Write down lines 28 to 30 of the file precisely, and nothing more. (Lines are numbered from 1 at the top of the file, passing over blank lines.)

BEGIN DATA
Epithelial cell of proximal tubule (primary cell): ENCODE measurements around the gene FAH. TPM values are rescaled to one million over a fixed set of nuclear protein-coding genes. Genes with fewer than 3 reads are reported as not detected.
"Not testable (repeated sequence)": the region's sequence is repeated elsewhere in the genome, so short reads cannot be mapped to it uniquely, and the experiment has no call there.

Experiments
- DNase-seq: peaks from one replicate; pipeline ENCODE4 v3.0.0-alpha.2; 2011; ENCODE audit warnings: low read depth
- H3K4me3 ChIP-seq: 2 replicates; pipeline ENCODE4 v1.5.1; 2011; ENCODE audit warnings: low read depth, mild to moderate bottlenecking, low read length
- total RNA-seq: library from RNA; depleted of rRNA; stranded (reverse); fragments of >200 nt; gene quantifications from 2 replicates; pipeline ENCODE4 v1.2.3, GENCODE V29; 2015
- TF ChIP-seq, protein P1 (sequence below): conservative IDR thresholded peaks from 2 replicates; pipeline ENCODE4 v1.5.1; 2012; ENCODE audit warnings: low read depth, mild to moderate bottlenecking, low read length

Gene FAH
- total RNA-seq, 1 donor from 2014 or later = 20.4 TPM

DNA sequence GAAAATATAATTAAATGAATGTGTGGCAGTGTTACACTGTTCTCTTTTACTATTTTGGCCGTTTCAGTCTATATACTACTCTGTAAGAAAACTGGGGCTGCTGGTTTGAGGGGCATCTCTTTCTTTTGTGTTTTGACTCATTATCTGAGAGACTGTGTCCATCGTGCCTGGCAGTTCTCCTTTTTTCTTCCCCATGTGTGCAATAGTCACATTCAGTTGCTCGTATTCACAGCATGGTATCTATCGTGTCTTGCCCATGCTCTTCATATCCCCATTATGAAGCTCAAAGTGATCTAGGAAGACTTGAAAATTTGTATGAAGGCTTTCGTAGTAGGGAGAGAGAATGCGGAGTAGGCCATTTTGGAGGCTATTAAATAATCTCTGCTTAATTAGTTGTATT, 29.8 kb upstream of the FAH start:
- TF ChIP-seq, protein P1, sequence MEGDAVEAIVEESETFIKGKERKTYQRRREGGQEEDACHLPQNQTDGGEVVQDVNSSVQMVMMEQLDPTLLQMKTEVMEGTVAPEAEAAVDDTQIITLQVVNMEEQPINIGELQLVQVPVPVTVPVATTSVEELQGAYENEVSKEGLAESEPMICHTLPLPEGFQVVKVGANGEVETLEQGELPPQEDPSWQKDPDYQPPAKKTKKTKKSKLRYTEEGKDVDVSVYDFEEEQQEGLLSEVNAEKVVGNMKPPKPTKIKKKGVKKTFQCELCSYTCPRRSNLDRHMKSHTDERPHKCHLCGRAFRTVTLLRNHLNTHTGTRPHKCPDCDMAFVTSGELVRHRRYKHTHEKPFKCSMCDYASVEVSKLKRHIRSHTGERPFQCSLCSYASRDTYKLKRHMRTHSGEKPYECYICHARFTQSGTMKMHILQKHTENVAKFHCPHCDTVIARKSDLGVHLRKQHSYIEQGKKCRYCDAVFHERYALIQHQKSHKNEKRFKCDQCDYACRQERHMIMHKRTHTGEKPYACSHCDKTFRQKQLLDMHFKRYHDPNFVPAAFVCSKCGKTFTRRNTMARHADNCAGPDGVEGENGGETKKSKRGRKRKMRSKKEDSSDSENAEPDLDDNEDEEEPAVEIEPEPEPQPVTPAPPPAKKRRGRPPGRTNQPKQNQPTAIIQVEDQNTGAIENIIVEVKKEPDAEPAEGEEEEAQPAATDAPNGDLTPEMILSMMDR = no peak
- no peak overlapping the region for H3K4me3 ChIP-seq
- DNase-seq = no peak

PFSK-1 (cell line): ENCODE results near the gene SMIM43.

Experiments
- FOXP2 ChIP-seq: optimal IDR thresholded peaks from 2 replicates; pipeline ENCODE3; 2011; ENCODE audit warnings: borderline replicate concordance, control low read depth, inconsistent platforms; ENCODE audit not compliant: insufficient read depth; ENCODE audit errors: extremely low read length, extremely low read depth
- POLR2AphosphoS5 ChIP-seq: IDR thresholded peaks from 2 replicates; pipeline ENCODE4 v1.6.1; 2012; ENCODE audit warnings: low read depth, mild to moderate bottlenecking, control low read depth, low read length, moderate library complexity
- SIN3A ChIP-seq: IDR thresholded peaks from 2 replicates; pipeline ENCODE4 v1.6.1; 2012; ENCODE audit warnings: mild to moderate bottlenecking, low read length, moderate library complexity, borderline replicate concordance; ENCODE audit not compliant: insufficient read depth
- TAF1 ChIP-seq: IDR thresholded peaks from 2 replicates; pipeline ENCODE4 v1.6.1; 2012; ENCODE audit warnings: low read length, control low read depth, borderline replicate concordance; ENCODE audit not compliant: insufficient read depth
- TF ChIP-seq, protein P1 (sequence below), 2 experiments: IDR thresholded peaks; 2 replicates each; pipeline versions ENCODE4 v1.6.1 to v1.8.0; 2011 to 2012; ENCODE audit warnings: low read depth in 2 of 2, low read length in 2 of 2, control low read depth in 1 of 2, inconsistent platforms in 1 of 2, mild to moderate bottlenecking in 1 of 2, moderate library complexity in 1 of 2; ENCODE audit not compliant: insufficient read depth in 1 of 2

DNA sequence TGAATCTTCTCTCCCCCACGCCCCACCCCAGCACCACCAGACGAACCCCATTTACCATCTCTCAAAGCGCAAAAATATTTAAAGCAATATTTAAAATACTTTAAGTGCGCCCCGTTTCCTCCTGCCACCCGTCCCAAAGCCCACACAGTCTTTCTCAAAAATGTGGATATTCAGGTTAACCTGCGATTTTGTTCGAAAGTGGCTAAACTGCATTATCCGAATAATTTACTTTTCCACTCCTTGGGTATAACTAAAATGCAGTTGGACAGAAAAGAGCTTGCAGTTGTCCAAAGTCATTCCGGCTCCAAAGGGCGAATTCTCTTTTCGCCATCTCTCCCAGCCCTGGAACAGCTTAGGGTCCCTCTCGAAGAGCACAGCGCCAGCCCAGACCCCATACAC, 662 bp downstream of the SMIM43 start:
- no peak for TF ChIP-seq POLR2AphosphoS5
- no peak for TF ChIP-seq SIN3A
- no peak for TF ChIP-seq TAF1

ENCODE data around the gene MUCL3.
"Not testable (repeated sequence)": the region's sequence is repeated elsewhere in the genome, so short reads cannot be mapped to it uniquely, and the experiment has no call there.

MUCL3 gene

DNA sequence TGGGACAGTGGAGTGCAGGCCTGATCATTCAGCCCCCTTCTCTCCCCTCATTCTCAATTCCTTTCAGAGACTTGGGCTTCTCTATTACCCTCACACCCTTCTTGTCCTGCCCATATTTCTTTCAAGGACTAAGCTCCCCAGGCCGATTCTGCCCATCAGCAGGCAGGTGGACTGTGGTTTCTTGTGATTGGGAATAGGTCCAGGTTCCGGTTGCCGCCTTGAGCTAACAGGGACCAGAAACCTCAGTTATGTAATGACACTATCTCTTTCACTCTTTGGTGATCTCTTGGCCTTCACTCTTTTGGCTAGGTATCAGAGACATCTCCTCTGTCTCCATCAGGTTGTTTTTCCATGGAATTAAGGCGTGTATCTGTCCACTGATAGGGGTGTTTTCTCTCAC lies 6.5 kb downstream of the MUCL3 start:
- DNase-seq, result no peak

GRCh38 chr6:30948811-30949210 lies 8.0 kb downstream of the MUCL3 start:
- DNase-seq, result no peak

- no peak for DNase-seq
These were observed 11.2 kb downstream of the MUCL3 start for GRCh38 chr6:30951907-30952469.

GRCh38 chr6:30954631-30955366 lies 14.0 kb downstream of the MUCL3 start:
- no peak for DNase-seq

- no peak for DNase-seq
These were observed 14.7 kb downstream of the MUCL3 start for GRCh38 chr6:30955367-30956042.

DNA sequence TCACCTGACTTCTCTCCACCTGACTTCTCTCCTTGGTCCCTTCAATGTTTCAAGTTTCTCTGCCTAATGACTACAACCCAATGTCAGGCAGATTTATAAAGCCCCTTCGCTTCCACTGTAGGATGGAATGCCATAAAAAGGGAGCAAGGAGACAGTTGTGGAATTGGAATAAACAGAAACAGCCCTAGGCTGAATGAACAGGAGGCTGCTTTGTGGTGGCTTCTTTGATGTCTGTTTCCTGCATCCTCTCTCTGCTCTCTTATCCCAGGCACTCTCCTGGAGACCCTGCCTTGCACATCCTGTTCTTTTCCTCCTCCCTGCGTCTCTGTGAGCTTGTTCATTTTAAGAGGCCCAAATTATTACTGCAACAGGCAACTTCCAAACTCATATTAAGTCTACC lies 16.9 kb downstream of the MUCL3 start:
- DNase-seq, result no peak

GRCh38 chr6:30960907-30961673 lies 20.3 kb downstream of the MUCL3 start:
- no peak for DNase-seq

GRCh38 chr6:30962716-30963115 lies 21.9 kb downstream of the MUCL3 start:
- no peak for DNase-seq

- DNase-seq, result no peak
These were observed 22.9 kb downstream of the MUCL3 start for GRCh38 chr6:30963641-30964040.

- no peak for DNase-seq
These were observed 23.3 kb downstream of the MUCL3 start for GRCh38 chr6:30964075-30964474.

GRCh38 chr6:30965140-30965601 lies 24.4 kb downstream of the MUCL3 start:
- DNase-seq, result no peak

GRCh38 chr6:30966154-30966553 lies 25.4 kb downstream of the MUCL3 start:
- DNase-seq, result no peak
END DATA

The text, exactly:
DNA sequence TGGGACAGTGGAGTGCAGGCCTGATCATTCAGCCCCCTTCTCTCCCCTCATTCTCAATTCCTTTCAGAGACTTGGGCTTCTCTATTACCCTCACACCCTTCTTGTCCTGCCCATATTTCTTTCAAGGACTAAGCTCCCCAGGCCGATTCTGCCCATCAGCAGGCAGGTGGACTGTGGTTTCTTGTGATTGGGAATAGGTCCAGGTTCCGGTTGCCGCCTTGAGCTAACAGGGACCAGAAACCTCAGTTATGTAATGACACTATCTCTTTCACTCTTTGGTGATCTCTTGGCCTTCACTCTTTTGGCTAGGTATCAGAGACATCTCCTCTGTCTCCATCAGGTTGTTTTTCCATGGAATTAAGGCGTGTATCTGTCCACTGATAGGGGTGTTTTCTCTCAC lies 6.5 kb downstream of the MUCL3 start:
- DNase-seq, result no peak

GRCh38 chr6:30948811-30949210 lies 8.0 kb downstream of the MUCL3 start: